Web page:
When all is said and done, the husband was either murdered or committed suicide, but not both. By Kurosawa’s refusal to give any one narrative a presentational prevalence, we are left with the distinct and unsettling impression that all of the narratives are untrustworthy. Throughout the film, as viewers, we are overtly put in the position of the factual arbiter of a particular event, and by the end of the film, we become the moral arbiter of humanity itself. That is, we are not left to judge the veracity of the four primary witnesses – after all, the inaccuracies of all are a given. Rather, we are asked to take a side of either: (a) the priest, who sees untruthfulness as a weakness against impulse; or (b) the commoner, who simply recognizes the impulse without ascribing a normative value to it.
Notably, each of the actors in the underlying events place a certain degree of blame upon themselves. To be sure, certain character motivations are difficult to fathom from the modern Western moral and psychological perspective. To the 21st Century Westerner, an act like suicide is more likely to be associated with cowardice or mental illness than honor, and the idea of attaching shame to the victim of rape is abhorrent. Nonetheless, to the bandit, there is a certain sense of accomplishment in having killed a samurai in a fair fight; to the wife, there is a distinct appeal to the idea that women are uncontrollably emotional, and thus, not really consciously culpable; and to the husband, there is a higher degree of honor, courage, and meaning to death by his own hand than through an arbitrary accident – or worse, by being bested by a common thief. To be sure, there are common elements. (e.g., Why would both the bandit and the husband relay a story where the wife seems to have wanted to run off with the bandit? Perhaps the answer lies in the viewpoints of the common secondary narrator.) Even so, Kurosawa has something to say about humanity’s innate penchant for embellishment – the result of which is an inevitably obscured narrative.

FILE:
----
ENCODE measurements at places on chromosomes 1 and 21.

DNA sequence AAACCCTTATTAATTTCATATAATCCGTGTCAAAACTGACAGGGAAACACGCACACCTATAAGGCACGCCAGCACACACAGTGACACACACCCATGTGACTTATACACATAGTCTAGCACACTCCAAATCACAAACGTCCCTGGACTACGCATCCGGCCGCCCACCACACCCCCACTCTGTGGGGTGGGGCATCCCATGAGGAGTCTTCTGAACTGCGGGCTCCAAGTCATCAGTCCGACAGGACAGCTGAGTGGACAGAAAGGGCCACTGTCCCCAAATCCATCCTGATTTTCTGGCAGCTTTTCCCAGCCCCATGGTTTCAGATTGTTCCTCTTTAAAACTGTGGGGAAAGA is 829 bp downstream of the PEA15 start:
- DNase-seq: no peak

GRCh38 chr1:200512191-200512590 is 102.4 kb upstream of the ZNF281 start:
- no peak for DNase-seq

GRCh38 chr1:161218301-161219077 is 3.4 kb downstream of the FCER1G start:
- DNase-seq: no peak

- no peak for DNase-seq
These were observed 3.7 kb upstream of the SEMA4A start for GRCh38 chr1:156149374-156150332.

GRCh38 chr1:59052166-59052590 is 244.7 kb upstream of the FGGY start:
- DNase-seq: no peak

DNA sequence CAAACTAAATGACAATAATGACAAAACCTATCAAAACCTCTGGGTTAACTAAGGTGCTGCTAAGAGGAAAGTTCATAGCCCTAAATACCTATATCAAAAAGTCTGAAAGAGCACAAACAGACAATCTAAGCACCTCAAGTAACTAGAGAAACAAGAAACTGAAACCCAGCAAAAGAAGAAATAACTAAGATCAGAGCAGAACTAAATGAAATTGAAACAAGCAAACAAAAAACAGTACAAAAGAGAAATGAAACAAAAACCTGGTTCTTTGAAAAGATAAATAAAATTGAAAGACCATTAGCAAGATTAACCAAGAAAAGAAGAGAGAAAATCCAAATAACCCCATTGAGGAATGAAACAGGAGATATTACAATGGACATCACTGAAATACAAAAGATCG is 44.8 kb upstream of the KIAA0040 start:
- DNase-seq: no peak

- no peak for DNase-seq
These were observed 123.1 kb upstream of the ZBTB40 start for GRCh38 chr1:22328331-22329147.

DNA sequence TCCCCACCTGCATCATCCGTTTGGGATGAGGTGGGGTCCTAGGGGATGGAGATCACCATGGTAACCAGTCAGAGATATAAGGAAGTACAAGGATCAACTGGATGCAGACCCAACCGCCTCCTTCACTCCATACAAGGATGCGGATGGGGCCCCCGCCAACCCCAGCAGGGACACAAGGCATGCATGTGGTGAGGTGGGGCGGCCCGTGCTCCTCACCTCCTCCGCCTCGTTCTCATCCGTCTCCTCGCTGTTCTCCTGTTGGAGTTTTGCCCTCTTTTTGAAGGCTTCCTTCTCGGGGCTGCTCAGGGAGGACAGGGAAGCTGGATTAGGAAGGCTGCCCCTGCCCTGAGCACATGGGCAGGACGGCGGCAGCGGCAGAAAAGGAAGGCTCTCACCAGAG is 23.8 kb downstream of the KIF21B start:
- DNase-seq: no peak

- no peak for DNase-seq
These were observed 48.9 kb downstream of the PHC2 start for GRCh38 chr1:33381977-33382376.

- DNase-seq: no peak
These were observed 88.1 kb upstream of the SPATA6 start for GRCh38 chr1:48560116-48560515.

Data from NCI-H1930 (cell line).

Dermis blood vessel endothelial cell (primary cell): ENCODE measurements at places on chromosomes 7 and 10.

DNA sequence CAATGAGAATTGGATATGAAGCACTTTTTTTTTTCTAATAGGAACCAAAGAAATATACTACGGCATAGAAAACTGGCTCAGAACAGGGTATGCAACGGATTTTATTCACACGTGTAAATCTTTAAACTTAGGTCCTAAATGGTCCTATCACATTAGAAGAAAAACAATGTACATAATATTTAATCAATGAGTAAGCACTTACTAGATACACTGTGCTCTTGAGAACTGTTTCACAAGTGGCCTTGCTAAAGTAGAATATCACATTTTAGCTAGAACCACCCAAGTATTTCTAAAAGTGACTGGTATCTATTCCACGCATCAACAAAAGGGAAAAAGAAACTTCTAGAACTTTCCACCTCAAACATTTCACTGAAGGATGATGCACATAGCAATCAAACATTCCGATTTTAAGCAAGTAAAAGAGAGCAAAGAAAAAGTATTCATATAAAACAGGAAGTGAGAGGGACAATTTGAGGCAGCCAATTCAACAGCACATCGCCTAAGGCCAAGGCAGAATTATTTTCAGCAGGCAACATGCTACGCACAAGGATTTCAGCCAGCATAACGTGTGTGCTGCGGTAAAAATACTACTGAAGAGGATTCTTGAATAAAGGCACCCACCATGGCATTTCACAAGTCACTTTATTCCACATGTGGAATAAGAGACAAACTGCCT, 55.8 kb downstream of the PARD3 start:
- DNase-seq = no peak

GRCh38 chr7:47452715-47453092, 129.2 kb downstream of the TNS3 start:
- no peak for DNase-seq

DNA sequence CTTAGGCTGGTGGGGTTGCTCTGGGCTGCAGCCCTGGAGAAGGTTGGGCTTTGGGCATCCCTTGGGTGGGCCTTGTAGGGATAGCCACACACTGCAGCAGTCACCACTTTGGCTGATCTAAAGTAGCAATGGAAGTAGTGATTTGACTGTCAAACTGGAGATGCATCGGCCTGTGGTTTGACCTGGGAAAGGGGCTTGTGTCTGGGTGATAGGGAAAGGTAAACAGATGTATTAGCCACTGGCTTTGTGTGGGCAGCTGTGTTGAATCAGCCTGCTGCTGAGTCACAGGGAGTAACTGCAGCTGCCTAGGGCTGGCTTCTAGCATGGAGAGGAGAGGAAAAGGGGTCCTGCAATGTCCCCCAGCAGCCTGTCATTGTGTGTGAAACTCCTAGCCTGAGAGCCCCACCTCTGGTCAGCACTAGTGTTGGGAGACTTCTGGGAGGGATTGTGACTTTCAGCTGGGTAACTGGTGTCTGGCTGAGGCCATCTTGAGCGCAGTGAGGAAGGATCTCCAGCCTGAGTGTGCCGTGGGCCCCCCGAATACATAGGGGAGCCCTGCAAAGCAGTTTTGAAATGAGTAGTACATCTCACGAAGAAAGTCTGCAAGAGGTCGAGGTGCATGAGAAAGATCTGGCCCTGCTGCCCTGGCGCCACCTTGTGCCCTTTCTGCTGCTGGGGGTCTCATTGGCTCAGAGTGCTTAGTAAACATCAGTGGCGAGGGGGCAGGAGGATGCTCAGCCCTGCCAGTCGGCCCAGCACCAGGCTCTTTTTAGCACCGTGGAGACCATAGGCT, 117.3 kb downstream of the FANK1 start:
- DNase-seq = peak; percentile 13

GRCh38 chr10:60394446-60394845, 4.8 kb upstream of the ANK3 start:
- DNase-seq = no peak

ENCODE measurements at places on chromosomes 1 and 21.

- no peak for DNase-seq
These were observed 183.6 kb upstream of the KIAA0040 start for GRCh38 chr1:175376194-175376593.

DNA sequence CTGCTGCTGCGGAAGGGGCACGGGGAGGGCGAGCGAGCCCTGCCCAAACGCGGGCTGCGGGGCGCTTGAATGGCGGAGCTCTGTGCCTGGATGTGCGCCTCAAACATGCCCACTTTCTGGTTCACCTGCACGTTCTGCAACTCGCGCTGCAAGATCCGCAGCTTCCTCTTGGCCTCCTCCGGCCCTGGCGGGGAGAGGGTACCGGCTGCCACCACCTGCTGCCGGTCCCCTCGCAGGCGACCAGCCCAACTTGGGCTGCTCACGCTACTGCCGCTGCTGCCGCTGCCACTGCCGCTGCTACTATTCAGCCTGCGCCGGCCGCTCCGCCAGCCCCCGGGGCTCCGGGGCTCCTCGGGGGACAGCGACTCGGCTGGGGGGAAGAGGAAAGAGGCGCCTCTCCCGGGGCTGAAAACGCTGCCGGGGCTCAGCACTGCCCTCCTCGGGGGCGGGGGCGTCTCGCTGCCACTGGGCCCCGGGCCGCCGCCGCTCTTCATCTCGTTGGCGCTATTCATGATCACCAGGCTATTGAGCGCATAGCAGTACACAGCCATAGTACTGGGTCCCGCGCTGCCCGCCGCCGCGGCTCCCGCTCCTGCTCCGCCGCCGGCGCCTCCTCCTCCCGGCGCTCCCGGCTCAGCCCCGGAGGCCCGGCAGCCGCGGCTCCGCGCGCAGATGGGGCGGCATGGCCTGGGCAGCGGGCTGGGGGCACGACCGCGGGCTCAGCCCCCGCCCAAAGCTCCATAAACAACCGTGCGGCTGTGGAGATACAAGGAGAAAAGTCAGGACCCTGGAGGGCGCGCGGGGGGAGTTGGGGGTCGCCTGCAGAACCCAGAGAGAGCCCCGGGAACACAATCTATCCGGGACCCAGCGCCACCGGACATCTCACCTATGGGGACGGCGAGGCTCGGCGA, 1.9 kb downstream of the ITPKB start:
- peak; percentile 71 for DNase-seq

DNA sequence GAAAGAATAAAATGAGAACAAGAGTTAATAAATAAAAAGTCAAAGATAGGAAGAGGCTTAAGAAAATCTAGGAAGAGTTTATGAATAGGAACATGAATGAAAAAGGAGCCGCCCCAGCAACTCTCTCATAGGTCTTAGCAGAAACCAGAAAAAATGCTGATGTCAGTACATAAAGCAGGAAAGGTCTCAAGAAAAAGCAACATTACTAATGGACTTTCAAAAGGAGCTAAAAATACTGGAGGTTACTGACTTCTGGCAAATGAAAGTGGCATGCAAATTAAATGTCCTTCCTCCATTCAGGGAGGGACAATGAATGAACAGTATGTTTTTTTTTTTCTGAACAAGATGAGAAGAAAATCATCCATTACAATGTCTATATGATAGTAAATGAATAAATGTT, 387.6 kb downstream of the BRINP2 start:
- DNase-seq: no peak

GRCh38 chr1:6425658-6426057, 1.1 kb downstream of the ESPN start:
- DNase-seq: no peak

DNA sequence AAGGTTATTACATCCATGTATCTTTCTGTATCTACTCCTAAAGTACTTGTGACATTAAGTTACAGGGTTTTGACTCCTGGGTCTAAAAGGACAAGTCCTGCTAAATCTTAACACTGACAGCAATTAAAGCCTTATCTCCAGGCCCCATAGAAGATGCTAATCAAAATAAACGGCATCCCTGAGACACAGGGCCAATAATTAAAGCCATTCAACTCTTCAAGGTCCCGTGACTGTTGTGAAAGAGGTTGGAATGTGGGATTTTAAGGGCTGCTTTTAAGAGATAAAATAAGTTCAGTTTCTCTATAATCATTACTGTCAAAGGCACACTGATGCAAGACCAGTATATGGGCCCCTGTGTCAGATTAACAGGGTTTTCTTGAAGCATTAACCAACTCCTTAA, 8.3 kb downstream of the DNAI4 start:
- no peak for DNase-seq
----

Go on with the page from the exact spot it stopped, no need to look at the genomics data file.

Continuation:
Even when guilt is assumed by each individual narrator and even when each individual seems to have no rational reason to obscure those facts, each shows an uncanny inability to tell the whole truth. And even when vanquished, the ego refuses to give up the fight.
Richie sums up the whole proceeding as follows:
“In more ways than one, Rashōmon is like a vast distorting mirror or, better, a collection of prisms that reflect and refract reality. By showing us its various interpretations (perhaps the husband really loved the wife, was lost without her and hence felt he must kill himself; perhaps she really thought to save her husband by a show of affection for the bandit, and thus played the role of faithful wife; perhaps the woodcutter knows much more, perhaps he too entered the action – mirrors within mirrors, each intention bringing forth another, until the triangle fades into the distance) he has shown first that human beings are incapable of judging reality, much less truth, and, second, that they must continually deceive themselves if they are to remain true to the ideas of themselves that they have.”
(The Films of Akira Kurosawa (3d ed. 1996), p. 76.)
But Richie may be far too generous to humanity. Before there can be self-deception, there must first be deception. Absent a certain degree of mental illness, it takes far less time and effort to deliberately lie to another than it does for your ego to rewrite memories to the extent necessary to truly deceive oneself to the extent portrayed in Rashōmon. The testimony in the film is being presented only two days after the underlying events, and the differences between these stories cannot just be chalked up to spin. They are inconsistent on certain fundamental facts. As such, the film is not about our inability to perceive reality (or the relativity of perception, as Richie suggests), but rather our unwillingness to do so (or the relativity of truth). People are lying liars. And in the end (literally and thematically), Kurosawa presents a dialogue-filled narrative where the words mean nothing, but deeds are everything.